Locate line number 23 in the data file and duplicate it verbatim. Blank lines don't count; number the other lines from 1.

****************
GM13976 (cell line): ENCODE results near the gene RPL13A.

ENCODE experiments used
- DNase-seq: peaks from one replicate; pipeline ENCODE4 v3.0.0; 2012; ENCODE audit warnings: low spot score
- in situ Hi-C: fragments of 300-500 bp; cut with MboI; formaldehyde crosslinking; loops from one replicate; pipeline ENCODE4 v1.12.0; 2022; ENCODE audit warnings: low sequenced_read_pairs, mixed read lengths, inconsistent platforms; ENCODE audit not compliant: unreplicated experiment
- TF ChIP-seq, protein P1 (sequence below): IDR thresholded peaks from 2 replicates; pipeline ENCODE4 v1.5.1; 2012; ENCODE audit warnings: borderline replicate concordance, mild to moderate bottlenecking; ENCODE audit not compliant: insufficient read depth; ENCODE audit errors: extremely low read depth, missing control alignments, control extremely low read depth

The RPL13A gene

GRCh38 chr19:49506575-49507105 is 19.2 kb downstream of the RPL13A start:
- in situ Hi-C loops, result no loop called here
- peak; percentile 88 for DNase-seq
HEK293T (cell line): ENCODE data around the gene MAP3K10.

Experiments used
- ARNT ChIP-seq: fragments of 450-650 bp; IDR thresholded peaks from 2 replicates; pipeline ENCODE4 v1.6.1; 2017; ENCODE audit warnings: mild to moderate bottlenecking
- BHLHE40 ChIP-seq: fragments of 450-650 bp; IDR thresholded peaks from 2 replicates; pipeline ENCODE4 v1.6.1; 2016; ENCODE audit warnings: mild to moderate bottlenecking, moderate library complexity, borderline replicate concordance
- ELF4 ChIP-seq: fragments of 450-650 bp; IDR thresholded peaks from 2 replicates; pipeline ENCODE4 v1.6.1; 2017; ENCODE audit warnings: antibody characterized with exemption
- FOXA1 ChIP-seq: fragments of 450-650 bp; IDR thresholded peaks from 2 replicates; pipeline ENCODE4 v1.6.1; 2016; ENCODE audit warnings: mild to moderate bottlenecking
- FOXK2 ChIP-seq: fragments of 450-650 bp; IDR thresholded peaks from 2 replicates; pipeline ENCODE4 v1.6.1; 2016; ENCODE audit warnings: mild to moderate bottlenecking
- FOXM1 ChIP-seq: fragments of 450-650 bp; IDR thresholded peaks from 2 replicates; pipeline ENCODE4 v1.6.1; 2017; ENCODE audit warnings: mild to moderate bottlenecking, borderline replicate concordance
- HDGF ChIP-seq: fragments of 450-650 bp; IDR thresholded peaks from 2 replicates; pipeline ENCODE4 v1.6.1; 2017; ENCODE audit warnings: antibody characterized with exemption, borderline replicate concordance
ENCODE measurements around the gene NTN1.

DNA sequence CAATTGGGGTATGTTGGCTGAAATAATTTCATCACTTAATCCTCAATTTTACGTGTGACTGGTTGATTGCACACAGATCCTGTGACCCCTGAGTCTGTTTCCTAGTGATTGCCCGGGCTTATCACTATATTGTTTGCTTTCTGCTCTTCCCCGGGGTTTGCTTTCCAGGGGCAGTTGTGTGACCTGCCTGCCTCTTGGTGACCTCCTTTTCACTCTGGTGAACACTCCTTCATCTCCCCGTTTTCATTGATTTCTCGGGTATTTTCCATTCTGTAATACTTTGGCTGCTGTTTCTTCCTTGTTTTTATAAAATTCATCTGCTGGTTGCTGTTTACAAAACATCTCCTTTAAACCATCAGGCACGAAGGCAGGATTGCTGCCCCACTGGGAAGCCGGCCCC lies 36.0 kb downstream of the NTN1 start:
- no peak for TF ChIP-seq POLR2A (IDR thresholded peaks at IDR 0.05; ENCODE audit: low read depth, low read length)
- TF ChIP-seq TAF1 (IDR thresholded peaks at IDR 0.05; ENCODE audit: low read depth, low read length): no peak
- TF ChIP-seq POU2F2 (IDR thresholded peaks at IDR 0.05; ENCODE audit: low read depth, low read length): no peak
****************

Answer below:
- TF ChIP-seq POU2F2 (IDR thresholded peaks at IDR 0.05; ENCODE audit: low read depth, low read length): no peak